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Worrying trend of virus cases in Shah Alam as Selangor battles reputation as hardest hit state

The spike in cases across the state has left lingering questions about contact tracing efforts, among others.

2 minute read

Statistics captured on Putrajaya’s contact tracing app MySejahtera are showing a worrying situation in Shah Alam, Selangor, the state hardest hit by Covid-19 and where the bulk of daily cases nationwide has been reported.

As of today, a total of 941 cases in the last two weeks had originated from 27 sections spread over the state capital.

The heavily populated areas of Section 19 and 23, a major industrial and commercial backbone in the city with fairly crowded residential areas, recorded a combined total of 212 cases in the last two weeks.

Other areas with worrying statistics include Section 10 with 66 cases, Section 11 (55 cases) and Section 12 (52).

The spike in Shah Alam is reflective of the overall Covid-19 situation in Selangor, which has been dominating daily numbers across the country.

The state recorded more than two-thirds of today’s 4,140 new cases.

The spike in Selangor has led to criticism of the state government’s Covid-19 task force helmed by former health minister Dzulkefly Ahmad, who has taken to social media to blame the high number of cases on federal authorities.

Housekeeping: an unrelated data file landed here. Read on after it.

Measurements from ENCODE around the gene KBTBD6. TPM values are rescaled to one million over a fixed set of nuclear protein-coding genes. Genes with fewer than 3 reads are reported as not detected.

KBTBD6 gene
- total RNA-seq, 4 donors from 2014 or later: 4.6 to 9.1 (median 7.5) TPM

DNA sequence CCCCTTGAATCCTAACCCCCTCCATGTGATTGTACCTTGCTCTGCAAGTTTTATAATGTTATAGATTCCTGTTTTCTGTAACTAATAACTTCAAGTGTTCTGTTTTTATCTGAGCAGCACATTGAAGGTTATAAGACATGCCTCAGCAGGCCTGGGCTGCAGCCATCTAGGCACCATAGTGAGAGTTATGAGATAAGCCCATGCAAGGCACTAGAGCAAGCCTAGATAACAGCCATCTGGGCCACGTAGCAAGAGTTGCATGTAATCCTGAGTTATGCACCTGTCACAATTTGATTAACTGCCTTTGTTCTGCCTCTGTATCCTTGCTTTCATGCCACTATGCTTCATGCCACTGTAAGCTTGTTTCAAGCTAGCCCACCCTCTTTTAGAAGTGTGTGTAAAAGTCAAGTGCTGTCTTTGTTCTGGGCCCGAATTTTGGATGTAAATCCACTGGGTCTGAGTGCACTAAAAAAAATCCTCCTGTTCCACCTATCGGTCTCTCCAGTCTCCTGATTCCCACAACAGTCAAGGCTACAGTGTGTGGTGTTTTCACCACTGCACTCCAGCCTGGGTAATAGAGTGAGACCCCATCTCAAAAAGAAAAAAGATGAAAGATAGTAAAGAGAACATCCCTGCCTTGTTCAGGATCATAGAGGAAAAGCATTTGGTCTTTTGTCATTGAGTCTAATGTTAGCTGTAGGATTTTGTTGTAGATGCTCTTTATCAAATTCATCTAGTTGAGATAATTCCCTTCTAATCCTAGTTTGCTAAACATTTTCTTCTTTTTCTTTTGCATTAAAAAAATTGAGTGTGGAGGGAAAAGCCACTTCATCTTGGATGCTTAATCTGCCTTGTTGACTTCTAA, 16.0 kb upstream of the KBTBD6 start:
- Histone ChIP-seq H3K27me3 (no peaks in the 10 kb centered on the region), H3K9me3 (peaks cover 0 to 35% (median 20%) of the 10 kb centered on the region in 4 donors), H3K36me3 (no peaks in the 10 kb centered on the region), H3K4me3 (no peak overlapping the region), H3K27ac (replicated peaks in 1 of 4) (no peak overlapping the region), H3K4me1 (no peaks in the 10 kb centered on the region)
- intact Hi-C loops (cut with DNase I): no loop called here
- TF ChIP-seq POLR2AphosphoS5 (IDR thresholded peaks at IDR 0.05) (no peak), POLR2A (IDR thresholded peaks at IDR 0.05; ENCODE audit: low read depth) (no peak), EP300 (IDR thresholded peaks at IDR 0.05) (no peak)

While Dzulkefly has cited a failure of the movement control order (MCO) as well as mass testing, exco member in charge of health Dr Siti Mariah Mahmud defended the state government from claims that its contact tracing measures had failed.

“Contact tracing is the job of the health ministry, not the Selangor government,” she said on Twitter amid a barrage of criticism from the public.

In February, MalaysiaNow revealed weaknesses in Selangor’s SELangkah, its own contact tracing app which it promoted vigorously in the early stage of the pandemic.

The app came under scrutiny following a spike in Covid-19 cases in the state, proportionately much higher than neighbouring Kuala Lumpur which dwarfs Selangor in terms of population density.

Suggestions that SELangkah was inferior drew angry reactions from Dzulkefly, who also claimed that Putrajaya had lagged behind the state in automatic contact tracing.

When contacted, meanwhile, health director-general Dr Noor Hisham Abdullah was hopeful that the current MCO would be able to bring the case numbers down.

“We hope the MCO 3.0 intervention will control the spike and bring down the cases,” he told MalaysiaNow.

Farhira Farudin contributed to this report.